Nightmare math

What can specific anxiety do to the developing brain? This question was asked by PD Dr. Karin Kucian and colleagues from the University Children’s Hospital. In their Nature Translational Psychiatry paper they report the remarkable finding that math anxiety is associated with structural alterations in the brain.

We often need good mathematical skills in professional and social life. However, mathematics is frequently associated with stress and frustration. Confrontation with tasks that require mathematical knowledge triggers anxiety in many children. Math anxiety is not only associated with immediate negative emotional reactions, but also has negative long-term consequences for career choice, employment, and professional success.
Although the specific causes and effects are unclear, there is conclusive proof that math anxiety interferes with mathematical performance and seems to be particularly common in children with math learning disabilities, such as developmental dyscalculia. Moreover, there is a growing body of evidence that stressful events can affect brain structure. Therefore, the goal of the present study was to examine the relationship between math anxiety on grey matter brain volume in normally achieving children and children with developmental dyscalculia.

Math anxiety induces changes in the brain
The results demonstrate for the first time that math anxiety in children is associated with alterations in brain volume. In particular, the right amygdala volume was reduced in individuals with higher math anxiety, which represents the key area in our brain for the processing of negative emotions such as fear, stress and anxiety.
On a behavioral level, the researchers observed that math anxiety is widespread in children with and without dyscalculia. However, children with dyscalculia show higher levels of math anxiety. Moreover, the findings confirm that math anxiety has detrimental effects on mathematical performance, particularly on arithmetical tasks that require working memory and this is because anxiety usurps working memory resources.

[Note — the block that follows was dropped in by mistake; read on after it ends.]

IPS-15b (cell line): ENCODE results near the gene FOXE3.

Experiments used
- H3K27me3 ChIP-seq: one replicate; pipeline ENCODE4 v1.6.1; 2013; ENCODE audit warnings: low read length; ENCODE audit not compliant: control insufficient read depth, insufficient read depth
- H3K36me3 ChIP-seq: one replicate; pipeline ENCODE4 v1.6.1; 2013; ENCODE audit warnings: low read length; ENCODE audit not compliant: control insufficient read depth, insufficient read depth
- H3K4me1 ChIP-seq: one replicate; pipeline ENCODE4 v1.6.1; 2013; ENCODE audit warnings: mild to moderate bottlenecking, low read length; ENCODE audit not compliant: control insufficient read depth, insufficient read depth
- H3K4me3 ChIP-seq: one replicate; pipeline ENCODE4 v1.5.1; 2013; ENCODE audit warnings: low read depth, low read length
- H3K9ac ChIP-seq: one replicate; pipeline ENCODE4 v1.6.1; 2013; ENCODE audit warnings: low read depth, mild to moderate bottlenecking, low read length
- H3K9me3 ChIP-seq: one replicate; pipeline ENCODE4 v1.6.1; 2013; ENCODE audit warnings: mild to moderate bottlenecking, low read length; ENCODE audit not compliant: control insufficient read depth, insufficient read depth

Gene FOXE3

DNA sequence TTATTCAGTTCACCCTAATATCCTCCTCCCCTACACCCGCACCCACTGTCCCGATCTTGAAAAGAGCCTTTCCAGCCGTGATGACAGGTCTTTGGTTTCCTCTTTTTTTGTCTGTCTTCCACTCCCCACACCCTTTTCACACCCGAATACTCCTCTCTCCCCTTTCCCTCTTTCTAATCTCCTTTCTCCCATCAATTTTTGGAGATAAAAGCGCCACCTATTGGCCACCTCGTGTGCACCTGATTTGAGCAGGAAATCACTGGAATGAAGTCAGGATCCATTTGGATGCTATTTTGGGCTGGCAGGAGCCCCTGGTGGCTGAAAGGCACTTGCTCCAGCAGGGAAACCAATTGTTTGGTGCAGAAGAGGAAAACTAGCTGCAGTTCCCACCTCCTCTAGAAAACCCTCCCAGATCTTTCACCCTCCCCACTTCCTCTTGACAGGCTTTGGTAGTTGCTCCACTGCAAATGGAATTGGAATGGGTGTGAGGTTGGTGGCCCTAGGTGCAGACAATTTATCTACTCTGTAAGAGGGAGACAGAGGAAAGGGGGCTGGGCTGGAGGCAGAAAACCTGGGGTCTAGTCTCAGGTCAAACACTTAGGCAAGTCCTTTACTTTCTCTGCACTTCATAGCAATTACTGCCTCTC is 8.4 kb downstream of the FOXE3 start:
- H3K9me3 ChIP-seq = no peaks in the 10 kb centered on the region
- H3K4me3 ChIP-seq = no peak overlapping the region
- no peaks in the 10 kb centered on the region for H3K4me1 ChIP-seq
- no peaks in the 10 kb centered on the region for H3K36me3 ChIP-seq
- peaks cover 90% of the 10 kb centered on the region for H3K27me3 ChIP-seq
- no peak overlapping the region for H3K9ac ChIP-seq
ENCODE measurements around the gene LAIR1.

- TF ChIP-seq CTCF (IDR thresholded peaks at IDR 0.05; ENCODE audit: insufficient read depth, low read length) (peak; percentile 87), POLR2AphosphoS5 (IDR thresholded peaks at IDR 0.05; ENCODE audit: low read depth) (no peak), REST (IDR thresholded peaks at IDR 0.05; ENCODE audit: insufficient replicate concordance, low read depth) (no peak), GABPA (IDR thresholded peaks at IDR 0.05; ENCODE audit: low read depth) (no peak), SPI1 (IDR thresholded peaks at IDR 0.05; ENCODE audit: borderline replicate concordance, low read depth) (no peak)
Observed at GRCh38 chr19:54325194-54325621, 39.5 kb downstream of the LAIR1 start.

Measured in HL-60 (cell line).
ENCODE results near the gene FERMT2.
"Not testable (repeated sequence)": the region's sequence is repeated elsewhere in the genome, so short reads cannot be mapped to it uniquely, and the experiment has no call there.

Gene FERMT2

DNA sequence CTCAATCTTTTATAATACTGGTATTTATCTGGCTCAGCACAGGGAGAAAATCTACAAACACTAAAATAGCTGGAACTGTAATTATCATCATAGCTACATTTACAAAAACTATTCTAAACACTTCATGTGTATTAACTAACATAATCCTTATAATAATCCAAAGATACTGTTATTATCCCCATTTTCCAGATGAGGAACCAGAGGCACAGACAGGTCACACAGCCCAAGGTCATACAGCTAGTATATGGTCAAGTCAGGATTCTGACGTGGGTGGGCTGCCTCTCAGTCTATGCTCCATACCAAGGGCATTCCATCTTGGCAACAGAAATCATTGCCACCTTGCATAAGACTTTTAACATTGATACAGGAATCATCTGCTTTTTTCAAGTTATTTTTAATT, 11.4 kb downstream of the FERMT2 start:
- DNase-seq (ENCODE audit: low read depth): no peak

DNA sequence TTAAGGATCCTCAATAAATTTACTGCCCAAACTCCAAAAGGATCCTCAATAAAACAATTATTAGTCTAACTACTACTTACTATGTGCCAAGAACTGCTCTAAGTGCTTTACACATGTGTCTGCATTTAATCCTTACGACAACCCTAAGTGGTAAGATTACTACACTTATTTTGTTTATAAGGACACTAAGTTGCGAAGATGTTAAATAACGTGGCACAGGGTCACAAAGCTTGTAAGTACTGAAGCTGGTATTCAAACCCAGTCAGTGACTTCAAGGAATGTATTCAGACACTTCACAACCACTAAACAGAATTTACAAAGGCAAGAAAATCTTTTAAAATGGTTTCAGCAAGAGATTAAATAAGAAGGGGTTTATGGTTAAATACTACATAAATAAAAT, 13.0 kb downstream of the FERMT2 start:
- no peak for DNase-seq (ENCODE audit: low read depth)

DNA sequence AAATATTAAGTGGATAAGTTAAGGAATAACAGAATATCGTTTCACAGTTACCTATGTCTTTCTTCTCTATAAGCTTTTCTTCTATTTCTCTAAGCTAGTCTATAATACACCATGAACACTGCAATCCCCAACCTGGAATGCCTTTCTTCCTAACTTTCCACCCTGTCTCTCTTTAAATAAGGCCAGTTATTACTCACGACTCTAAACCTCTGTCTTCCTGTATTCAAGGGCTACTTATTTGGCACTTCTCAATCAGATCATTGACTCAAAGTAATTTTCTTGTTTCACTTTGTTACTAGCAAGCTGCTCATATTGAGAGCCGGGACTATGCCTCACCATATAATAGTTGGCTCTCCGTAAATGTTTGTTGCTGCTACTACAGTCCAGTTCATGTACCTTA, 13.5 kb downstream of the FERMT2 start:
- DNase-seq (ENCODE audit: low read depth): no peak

Teachers should be aware
The researchers conclude that the results of their study add strong evidence that mathematical anxiety can be present at the beginning of formal schooling and that it not only hinders children from developing mathematical abilities, but is also associated with alterations in brain structures related to fear processing. “This growing knowledge emphasizes the far-reaching outcome emotional factors can have on mathematical cognition”, Karin Kucian said. “We encourage both educators and researchers to consider math anxiety to prevent negative long-term consequences on school achievement and quality of life, especially in children with developmental dyscalculia.”

Kucian K, McCaskey U, O’Gorman Tuura R, von Aster M (2018) Neurostructural Correlate of Math Anxiety in the Brain of Children. Nature Translational Psychiatry, 8: 273. Pdf